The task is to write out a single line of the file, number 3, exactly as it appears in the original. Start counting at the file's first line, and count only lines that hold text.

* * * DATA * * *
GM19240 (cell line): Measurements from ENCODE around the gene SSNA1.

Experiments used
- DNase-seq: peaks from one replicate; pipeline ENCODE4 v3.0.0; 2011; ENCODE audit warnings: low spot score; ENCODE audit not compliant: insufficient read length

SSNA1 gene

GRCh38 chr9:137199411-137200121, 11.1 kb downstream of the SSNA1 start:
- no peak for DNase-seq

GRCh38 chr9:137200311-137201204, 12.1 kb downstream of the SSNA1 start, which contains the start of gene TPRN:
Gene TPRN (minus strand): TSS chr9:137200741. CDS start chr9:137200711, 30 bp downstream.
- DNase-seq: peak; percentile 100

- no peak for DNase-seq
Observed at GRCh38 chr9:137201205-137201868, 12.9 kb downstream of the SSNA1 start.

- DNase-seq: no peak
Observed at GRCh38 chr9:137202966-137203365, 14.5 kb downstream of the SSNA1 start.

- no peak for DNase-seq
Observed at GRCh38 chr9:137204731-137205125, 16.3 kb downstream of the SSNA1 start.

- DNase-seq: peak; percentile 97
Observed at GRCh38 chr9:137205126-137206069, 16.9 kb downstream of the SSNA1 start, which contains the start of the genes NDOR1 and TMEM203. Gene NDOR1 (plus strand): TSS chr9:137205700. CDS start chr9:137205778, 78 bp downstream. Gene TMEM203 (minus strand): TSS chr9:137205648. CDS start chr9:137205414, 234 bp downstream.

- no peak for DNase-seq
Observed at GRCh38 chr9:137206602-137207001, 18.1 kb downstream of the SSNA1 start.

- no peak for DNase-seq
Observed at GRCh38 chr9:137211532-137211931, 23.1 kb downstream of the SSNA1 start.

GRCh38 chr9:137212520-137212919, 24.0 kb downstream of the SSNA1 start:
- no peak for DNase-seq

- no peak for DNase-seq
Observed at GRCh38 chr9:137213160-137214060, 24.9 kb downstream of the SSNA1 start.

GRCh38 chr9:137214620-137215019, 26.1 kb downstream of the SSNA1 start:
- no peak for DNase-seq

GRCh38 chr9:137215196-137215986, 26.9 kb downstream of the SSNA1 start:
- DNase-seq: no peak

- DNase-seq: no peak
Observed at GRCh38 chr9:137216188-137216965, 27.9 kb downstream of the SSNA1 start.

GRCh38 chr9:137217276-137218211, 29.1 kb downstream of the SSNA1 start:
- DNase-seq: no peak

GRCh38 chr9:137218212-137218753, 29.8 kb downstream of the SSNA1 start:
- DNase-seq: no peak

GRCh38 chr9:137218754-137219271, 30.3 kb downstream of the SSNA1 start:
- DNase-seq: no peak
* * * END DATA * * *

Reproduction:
- DNase-seq: peaks from one replicate; pipeline ENCODE4 v3.0.0; 2011; ENCODE audit warnings: low spot score; ENCODE audit not compliant: insufficient read length